Restaurant: Early Girl Eatery
Dishes Ordered: Porky breakfast bowl; biscuit with herb cream gravy and a house salad.
Atmosphere: Casual, bright and colorful, with hanging plants and walls painted in a variety of colors.
Interesting fact: Early Girl is a “farm to table” style of restaurant, where the ingredients they use are purchased locally. The quick turn around results in better tasting food.
Overall thoughts: The porky breakfast bowl was the best thing I ate in Asheville. When dining at a new place, I usually opt for either a house specialty, or something unique. This dish fit both categories. BBQ pork, home fries, eggs, and local cheese curd smothered in smoky bacon gravy; out of this world.


Restaurant: The Lobster Trap
Dishes ordered: Maine lobster roll; lobster Newburg.
Atmosphere: Laid back, though a bit more upscale that anywhere else we ate. Interesting fact: Owner and founder Amy Beard is a Maine native, and her childhood friend, Captain Tom Martin, supplies the lobsters.
Overall thoughts: The lobster roll, which consists of chilled lobster on a brioche bun with mayo, was fantastic. Dena’s lobster Newburg was equally tasty. The prices are a bit on the high side, but if you want really good seafood, you must be willing to pay for it.


Restaurant: Jerusalem Garden Café
Dishes Ordered: Lamb shawarma; Kafta meshwi kabobs
Atmosphere: Relaxing and quiet. The back room is awesome, with tapestry covered walls and eastern music.
Interesting fact: Owner Farouk Badr inherited many of the Mediterranean and Middle Eastern recipes on the menu from his family in Jordan.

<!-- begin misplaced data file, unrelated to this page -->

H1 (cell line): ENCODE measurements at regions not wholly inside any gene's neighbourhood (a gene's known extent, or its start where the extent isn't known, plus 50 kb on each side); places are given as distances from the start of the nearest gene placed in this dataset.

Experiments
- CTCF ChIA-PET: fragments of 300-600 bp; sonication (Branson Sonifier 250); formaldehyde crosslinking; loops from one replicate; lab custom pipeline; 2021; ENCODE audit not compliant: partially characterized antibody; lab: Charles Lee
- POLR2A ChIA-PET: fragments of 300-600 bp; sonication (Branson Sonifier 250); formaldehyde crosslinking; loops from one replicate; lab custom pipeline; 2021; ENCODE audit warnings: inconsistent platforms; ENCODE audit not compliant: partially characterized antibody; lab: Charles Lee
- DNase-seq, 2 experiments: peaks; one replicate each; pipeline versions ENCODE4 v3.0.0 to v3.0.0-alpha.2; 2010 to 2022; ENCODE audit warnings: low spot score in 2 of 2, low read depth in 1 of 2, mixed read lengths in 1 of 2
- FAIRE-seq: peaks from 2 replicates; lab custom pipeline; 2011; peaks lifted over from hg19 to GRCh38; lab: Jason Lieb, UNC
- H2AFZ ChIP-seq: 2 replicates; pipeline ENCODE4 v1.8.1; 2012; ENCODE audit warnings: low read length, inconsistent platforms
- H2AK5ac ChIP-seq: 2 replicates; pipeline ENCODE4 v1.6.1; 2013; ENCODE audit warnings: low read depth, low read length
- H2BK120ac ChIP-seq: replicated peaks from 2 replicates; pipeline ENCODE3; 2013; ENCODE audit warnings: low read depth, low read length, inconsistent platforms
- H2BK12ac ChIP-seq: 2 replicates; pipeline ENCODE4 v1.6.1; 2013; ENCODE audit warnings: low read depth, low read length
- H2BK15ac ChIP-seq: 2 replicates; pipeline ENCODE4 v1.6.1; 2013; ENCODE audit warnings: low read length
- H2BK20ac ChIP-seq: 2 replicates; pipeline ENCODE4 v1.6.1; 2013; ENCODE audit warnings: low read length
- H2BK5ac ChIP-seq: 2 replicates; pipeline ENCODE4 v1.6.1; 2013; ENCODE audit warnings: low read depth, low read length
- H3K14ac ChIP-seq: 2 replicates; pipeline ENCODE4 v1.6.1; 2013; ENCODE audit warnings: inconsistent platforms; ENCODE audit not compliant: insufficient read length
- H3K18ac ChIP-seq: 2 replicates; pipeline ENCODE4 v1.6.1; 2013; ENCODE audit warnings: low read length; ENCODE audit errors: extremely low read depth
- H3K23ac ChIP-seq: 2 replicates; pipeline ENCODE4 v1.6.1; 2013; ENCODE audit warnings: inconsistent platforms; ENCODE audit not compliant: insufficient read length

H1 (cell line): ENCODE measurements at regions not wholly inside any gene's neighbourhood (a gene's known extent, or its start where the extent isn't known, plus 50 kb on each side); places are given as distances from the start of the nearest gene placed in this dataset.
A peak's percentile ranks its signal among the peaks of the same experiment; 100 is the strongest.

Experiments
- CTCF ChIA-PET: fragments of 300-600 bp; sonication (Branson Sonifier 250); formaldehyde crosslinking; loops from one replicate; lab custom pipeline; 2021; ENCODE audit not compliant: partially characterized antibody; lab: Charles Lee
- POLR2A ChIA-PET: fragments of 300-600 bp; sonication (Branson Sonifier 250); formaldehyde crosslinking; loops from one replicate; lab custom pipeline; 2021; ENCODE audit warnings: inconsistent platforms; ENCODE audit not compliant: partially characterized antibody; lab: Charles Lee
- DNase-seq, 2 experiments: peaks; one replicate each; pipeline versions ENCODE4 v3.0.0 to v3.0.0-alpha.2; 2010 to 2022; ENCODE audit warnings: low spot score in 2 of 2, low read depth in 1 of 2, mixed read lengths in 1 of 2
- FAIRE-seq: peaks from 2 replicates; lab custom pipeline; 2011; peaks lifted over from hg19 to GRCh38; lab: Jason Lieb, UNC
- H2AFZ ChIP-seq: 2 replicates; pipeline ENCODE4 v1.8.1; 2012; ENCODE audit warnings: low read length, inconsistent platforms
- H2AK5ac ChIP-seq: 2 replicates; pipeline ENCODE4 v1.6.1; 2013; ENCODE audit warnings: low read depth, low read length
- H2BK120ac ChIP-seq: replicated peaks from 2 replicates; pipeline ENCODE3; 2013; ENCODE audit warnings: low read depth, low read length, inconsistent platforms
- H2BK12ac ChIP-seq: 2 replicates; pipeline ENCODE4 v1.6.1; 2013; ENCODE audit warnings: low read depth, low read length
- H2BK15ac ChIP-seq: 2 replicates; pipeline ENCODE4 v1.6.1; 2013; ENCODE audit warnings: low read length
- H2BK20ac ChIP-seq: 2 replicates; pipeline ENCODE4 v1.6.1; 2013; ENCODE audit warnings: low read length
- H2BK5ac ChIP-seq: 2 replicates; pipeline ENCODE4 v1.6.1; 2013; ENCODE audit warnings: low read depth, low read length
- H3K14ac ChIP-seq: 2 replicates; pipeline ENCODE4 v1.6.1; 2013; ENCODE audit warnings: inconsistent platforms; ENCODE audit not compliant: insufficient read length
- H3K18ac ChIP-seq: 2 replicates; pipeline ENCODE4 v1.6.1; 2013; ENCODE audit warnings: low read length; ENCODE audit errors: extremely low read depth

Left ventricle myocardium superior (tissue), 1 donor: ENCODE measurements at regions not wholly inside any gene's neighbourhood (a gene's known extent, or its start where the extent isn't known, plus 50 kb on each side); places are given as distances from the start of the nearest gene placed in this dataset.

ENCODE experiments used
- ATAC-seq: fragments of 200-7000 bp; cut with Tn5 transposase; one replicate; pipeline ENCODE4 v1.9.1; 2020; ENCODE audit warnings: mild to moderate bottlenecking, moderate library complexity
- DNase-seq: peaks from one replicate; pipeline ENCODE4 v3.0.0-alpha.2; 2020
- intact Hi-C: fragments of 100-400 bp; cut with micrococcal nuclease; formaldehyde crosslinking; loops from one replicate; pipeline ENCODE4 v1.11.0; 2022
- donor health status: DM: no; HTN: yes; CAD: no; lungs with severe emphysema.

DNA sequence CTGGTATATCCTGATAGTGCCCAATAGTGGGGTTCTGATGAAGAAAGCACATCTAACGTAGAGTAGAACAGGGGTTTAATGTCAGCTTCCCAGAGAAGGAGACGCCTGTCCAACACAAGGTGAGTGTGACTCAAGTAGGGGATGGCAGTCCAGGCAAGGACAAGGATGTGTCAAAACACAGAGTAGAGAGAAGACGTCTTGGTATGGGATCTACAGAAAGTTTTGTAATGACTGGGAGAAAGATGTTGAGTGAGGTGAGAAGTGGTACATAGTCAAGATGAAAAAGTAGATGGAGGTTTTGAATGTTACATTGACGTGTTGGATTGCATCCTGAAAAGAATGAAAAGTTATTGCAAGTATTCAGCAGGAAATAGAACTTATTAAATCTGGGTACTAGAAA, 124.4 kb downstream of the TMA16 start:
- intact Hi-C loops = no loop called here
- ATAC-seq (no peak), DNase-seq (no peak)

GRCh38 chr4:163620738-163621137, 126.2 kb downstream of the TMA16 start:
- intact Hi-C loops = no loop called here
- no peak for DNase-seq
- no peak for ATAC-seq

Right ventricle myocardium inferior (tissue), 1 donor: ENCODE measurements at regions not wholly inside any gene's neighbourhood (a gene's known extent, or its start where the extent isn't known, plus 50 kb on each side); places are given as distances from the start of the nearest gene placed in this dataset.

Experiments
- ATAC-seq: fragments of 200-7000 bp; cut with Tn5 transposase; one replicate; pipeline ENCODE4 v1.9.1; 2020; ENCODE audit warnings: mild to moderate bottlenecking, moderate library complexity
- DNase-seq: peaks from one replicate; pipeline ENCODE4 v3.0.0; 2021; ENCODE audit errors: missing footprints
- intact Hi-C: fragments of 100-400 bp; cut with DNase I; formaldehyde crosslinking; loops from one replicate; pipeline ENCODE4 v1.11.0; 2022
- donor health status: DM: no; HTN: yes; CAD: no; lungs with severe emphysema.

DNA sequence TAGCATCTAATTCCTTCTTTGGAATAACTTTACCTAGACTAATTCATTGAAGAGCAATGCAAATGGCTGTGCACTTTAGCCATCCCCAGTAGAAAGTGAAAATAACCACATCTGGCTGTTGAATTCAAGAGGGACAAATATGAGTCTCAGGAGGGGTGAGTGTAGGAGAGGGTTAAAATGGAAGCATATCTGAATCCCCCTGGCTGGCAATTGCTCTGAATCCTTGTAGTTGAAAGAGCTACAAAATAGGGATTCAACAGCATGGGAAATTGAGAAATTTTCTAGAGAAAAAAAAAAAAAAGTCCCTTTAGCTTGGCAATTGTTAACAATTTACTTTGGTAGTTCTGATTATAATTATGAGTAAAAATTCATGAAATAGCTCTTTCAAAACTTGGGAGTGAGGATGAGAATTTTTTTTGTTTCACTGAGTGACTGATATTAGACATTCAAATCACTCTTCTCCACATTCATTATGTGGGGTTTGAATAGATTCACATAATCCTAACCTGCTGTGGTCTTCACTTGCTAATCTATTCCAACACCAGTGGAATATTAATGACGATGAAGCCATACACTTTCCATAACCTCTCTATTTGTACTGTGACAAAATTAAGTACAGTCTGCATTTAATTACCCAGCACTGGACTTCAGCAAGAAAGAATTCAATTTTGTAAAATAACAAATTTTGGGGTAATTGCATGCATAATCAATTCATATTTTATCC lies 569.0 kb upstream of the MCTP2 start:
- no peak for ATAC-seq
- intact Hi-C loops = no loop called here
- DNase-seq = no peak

Overall thoughts: This place has the best atmosphere of any place we visited. The food was delicious, as was the Highland Pale Ale from a local brewery.


Restaurant: Rosetta’s Kitchen
Dishes ordered: Bellyful; Grilled portabella plate
Atmosphere: Casual, order at the counter style dining with a focus on recycling, sustainability, and community.
Interesting fact: Rosetta’s is an organic, vegetarian restaurant which has developed a remarkable program entitled “everybody eats.” The program consists of an entrée, the beans and rice plate, which is priced at $6.00. If you can’t afford that much, you may pay $2.00-$5.00. If even $2.00 is out of range, you may ask for a voucher for a free meal. By contrast, if you can afford to pay more than $6.00, you are encouraged to do so. This extra money helps to pay for those in need in the community.
Overall thoughts: The bellyful, which consists of brown rice, tofu, beans, and salsa on a bed of lettuce, was good, though a bit under seasoned for my taste. Dean’s portabella place with mashed potatoes and gravy was very good. I was very impressed with the everybody eats program.

Well, that about wraps it up. But before I go, a few interesting tidbits about Asheville that I discovered while researching for this blog:

-The official motto for Asheville is “Quality of service, quality of life.”

-Hernando de Soto was the first European visitor to the area, which at the time was a part of the Cherokee Nation.

-Thomas Wolfe based the fictional town of Altamont, Catawba, which is the setting for his novel “Look Homeward Angel,” on Asheville.

-Olympic Park bomber Eric Rudolph was arraigned in Asheville after his capture in Murphy, NC in 2003.

-The movie “The Hunger Games,” was largely filmed in the area.

-Famous people from Asheville include Harry Anderson (Night Court), singer Roberta Flack, MLB player Cameron Maybin (currently of my Atlanta Braves), and former NBA player Brad Daugherty.

-Legendary short story writer O’Henry is buried at Riverside Cemetery, and Zelda Fitzgerald, wife of writer F. Scott Fitzgerald, died in a fire at Highland hospital in 1948.

Once again we’ve come to the end, though not for long. I’ll be back before you know it with another completely useless batch of thoughts and observations on the endless saga that is the Adventures of the Bear Team. As always, thanks for reading. Until next time…

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Published by: jkmaxwell76

Hi everyone! My name is Keith. I am a lot of things: Traveler, sports fan, photographer, writer, music lover, trier of new recipes, humorist, avid reader, movie buff, poet, and more. All of these things will find their way into my blogs, so be prepared. Thanks for reading. I hope you enjoy my ramblings!